Pray in the will of God. Too often our prayers go unanswered, and subsequently, our prayer life dries up, simply because our prayers are not aligned with the will of God. Many of my prayers in the past were not answered at all. That’s because I did not pray in the will of God. And maybe that’s because I did not understand the will of God. I would say in my prayers, “Lord, I have this ambition… Lord, I have this desire… Lord, I want this done… do this for me…” But the prayers weren’t answered. Today, that’s all different. Now I see so many fulfilled prayers. The difference is that I have learned how to pray in the will of God.
“And this is the confidence we have before Him,” the apostle John wrote. Yes, we are to have confidence. We are meant to have certainty about the direction of our lives. How does this confidence come? By praying in the will of God, by daily asking for His will to be done in our lives. John tells us specifically where this confidence originates: “…if we ask anything according to His will, He hears us. And if we know that He hears us in whatever we ask, we know that we have the requests which we have asked of Him” (I Jn. 5:14,15).
To put it another way, God is moving down a certain path. My aim is to be moving with Him. In all my decision-making I have to make sure I know where He is going. “Jim Durkin,” He has said to me in so many words, “will you listen to Me? I want you to see that I am moving purposefully through history. My determination as I move through history is to see My Son exalted in this church age. I want this earth filled with His name. I want His story, His person, His majesty, and His glory proclaimed. I want every creature to hear it. And son, I want you to cooperate with Me and be a part of this purpose.”
It has never failed that when I understand where God is going, what He wants, and what is in His heart for this world, my prayers are answered. And my joy is full.
Get your time frame aligned with God’s. So many people start out with such tremendous enthusiasm over God’s plan or vision for their lives. But because they do not see God’s time frame, they grow discouraged.
When you read the book of Genesis and let’s say it takes you one month to read it, do you realize that what took you a month to read took a thousand years to actually happen? Consider Abraham’s time frame. “Abraham,” God said, “I’m going to give you a son.” It was twenty-five years later that the son was born. To David, He said, “I am going to make you king of Israel.” Eighteen years later David became king. “Joseph,” the Lord said, “your brothers will bow down before you.” It was thirty years before he was to see that come to pass.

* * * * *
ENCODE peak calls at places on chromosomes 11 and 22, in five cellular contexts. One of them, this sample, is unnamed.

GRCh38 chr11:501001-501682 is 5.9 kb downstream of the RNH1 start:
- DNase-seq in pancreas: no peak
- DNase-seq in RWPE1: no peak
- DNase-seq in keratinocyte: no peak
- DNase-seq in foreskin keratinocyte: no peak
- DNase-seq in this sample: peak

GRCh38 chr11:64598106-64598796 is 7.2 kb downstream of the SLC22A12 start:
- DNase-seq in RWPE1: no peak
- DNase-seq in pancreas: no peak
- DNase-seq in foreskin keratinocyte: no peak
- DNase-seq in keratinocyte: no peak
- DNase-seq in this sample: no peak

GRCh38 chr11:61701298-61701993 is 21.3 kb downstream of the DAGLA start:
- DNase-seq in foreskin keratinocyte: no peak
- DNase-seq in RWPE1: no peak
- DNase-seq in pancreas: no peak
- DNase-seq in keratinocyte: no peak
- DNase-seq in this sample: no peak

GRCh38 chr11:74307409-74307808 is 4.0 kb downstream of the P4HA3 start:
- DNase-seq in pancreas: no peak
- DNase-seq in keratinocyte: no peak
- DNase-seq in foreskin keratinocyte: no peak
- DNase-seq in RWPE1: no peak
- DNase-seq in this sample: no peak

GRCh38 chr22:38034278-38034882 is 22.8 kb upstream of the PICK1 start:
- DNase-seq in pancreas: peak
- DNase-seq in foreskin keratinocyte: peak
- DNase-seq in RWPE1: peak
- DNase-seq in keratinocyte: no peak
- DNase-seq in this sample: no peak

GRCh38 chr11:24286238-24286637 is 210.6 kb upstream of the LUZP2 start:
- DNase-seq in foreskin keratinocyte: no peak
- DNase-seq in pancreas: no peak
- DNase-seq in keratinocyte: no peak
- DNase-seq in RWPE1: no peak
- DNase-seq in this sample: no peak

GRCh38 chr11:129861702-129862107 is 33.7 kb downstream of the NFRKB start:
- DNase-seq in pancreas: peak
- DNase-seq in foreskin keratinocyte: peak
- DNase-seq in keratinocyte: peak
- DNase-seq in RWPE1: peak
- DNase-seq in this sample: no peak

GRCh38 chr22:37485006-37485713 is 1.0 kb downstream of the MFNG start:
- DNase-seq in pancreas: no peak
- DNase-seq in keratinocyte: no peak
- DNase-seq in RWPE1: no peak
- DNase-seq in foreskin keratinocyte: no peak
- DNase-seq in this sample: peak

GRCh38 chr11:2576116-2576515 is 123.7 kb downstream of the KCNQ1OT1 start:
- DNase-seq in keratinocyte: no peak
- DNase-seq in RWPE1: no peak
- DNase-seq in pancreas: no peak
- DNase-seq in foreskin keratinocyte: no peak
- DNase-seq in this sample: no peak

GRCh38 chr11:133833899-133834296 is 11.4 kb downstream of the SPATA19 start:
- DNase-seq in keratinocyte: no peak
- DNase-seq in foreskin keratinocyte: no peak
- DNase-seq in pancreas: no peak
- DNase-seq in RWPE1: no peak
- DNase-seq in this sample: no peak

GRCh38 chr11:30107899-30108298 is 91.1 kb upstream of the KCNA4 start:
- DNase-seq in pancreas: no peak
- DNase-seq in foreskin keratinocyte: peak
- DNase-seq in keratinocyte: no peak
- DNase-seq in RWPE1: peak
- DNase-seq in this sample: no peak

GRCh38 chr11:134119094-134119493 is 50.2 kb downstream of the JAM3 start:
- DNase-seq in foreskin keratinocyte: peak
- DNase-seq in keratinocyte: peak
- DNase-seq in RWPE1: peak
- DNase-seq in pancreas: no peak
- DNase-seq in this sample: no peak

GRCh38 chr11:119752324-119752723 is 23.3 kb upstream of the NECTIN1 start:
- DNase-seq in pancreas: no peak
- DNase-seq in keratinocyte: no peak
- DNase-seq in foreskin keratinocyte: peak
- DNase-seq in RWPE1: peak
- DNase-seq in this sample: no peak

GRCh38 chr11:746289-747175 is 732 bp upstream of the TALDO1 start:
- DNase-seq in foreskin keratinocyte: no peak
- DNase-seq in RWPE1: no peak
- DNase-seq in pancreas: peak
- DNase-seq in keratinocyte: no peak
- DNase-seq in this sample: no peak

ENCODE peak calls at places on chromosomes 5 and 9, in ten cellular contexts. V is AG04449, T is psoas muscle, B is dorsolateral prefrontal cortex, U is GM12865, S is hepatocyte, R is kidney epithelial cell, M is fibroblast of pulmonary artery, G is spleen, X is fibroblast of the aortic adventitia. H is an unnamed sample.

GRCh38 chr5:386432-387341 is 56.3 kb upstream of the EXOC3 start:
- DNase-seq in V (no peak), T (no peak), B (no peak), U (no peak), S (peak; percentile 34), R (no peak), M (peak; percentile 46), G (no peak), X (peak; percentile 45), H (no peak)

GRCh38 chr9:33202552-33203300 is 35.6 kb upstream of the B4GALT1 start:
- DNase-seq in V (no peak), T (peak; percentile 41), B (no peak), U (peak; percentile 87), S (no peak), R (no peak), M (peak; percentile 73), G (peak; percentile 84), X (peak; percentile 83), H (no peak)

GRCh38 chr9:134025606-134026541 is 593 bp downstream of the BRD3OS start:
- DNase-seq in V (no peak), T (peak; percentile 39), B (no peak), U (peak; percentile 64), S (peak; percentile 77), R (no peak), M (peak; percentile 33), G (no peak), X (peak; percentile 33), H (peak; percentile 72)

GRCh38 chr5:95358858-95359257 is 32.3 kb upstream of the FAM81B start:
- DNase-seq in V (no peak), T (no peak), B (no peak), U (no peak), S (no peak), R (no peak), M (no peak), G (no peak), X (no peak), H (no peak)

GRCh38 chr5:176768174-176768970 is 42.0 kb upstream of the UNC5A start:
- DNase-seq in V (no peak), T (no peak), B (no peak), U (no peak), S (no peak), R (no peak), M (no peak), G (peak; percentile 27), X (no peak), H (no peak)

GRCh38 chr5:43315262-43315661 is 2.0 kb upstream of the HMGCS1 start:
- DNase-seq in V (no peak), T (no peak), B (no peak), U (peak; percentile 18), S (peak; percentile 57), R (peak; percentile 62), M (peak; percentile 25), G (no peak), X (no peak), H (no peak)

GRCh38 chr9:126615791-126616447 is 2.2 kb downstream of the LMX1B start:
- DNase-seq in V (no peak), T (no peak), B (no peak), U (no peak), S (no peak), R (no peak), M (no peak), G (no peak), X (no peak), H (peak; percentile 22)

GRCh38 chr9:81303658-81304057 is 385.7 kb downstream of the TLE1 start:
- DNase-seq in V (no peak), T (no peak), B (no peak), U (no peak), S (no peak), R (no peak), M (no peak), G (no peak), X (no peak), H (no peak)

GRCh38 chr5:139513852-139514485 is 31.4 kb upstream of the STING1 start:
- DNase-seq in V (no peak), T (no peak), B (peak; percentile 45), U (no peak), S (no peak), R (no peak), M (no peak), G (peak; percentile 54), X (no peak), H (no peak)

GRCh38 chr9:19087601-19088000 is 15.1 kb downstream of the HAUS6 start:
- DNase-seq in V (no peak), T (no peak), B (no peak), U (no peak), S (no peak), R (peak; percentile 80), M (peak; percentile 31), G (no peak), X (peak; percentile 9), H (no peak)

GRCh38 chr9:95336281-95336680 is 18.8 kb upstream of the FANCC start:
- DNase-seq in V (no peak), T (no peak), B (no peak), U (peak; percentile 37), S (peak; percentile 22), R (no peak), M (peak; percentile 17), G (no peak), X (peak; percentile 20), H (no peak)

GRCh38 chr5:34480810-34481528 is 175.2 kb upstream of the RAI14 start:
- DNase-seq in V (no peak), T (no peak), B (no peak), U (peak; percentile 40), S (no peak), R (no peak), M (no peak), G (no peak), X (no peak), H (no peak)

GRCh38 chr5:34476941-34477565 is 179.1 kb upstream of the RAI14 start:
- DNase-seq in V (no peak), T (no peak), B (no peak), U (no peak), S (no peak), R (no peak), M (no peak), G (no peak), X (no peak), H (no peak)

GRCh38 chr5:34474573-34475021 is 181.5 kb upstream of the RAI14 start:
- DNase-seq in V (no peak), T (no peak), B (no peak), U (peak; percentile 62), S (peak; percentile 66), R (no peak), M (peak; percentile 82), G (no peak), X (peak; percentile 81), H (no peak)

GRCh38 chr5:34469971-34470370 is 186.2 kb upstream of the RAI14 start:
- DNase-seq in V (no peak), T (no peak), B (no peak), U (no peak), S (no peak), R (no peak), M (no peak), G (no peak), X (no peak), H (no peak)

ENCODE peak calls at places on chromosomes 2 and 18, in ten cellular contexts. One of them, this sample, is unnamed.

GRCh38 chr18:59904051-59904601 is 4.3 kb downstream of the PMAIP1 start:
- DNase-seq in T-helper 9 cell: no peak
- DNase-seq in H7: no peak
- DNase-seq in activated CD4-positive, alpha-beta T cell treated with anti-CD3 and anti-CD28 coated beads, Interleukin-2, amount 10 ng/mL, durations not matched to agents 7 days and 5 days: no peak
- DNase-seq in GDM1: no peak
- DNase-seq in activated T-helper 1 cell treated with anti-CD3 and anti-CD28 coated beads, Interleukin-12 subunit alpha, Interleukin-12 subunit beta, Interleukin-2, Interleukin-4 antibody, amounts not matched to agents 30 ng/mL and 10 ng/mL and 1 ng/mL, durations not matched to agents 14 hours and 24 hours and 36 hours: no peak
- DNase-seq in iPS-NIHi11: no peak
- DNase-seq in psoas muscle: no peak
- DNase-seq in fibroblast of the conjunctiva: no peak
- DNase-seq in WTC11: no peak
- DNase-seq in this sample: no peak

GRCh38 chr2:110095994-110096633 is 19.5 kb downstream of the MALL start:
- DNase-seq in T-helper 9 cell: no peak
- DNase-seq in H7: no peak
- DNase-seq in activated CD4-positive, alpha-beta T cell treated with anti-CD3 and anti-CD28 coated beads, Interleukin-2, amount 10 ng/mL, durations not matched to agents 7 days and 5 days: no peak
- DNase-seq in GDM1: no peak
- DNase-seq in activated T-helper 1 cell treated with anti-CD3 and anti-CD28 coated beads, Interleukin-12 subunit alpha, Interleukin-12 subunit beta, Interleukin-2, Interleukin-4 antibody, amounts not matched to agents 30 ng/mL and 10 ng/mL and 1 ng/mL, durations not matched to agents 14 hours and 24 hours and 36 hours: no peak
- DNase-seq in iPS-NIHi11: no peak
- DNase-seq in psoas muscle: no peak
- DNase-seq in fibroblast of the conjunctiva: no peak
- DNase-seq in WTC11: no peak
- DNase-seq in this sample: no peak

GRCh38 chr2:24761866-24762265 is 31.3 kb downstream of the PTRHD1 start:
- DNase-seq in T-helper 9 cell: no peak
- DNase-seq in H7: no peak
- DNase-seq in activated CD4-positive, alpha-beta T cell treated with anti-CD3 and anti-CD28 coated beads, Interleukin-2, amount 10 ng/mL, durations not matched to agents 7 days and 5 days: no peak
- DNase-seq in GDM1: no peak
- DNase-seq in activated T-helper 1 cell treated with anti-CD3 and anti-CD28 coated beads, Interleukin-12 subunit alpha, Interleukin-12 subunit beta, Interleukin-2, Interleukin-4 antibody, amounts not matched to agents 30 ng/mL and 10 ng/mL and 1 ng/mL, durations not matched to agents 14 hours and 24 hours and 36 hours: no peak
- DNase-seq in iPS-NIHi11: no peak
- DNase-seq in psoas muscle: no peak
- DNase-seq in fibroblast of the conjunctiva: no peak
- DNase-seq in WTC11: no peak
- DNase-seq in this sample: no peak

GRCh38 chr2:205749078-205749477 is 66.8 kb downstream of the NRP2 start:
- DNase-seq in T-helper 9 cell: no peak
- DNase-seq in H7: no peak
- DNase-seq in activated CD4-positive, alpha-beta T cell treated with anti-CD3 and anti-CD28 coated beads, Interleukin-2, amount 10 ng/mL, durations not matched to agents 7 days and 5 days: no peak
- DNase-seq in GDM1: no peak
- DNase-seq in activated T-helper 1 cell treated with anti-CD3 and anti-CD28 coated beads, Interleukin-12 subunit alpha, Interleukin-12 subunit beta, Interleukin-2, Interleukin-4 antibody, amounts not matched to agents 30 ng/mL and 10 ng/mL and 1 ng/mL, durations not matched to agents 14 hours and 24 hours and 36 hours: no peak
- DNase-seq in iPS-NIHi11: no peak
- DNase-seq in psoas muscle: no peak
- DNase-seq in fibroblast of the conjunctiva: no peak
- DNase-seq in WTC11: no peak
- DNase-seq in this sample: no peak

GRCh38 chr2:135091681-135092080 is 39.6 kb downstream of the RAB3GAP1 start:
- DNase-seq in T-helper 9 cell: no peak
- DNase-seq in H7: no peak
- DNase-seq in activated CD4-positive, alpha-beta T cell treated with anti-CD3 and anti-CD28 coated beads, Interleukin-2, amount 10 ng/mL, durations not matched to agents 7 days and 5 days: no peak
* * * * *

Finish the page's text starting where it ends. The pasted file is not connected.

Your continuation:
So here we are on this earth for sixty, seventy, eighty years, and two months or two years after we set ourselves upon the vision or ministry God has shown us, we are ready to give up. “O Lord,” we cry, “nothing is happening.” But when you step into God’s heart and see from His perspective, your time frame changes. You become patient with His purposes and confident that He who called you will bring it to pass. This was Paul’s confidence, which kept him moving steadily onward. “For I am confident of this very thing, that He who began a good work in you will perfect it until the day of Christ Jesus” (Phil. 1:6).
Listen to the voice of the Holy Spirit. There is a fundamental principle of success in God’s kingdom. If you want your own dreams fulfilled, your ministry to flourish, your life to be blessed, you must follow this principle. Actually, it’s more than a principle, it’s a Person. That Person is the Holy Spirit. And the principle is simply this: you have to listen to the voice of the Holy Spirit.
No one can bring your life to success and fruition. No human agency — not the government, not the church, not its ministers, not your parents or your friends, can make your life a success. In fact, even with your best efforts, your hardest work and the highest application of all your mental and physical powers, you cannot make your life truly successful. Abundant fruit and success will come only as you become so submitted to God that you are led by the Holy Spirit in all you do. You may not follow His leading perfectly, but if your heart is set to follow Him, you will always return to listening to His voice.
The voice of the Holy Spirit is the most important voice we can ever hear and know. That’s because He wants to speak to us personally. He lives inside of us and He wants to influence everything we do. He wants to guide us, surround us, go before us, open God’s Word to us, teach, comfort, and convict us. If we are to pursue and ultimately fulfill God’s call on our lives, it will be possible only by the ever-present help of the Holy Spirit.